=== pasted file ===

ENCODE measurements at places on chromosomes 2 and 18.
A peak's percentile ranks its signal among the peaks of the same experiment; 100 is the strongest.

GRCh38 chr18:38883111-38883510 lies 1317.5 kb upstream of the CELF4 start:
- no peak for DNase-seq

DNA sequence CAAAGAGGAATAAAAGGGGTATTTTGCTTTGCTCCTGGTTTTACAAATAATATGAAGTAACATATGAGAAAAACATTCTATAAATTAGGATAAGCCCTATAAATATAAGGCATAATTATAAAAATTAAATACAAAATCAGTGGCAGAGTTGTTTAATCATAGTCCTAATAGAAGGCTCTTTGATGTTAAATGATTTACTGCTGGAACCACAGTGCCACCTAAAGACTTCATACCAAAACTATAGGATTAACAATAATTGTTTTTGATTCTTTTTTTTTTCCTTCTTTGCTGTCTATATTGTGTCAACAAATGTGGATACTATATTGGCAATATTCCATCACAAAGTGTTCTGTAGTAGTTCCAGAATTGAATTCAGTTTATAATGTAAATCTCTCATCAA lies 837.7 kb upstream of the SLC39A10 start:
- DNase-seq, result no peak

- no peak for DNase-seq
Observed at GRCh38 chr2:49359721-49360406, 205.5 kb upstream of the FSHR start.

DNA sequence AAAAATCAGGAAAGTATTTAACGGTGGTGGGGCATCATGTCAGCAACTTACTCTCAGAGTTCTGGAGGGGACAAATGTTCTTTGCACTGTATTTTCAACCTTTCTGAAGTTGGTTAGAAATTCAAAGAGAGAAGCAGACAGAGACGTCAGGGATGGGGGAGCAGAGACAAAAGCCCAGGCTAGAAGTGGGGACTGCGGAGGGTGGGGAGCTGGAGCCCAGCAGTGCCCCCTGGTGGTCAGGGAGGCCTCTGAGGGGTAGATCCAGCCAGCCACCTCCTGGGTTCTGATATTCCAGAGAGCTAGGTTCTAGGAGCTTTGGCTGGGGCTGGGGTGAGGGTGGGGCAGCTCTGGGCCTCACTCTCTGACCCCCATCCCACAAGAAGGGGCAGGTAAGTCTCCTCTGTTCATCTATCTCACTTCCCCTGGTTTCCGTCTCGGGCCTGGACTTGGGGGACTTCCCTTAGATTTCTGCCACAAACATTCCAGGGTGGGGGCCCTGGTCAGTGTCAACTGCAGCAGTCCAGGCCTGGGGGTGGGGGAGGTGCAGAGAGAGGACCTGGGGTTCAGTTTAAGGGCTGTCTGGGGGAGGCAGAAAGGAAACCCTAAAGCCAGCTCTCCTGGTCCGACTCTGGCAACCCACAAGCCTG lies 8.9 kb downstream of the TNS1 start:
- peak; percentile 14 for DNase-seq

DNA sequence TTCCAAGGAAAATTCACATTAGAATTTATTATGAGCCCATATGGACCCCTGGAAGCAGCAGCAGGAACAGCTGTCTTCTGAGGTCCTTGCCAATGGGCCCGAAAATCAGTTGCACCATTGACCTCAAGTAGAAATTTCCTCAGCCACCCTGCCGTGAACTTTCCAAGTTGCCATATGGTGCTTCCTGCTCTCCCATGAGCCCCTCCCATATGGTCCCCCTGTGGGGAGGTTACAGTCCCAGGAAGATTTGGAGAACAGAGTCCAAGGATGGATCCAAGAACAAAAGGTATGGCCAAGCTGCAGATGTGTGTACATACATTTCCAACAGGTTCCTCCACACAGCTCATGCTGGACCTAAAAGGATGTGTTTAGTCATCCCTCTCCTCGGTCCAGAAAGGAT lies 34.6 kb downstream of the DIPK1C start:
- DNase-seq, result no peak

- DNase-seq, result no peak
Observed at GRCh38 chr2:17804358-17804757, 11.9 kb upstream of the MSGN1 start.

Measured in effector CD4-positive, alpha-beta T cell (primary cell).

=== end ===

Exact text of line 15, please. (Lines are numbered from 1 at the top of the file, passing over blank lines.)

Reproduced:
Measured in effector CD4-positive, alpha-beta T cell (primary cell).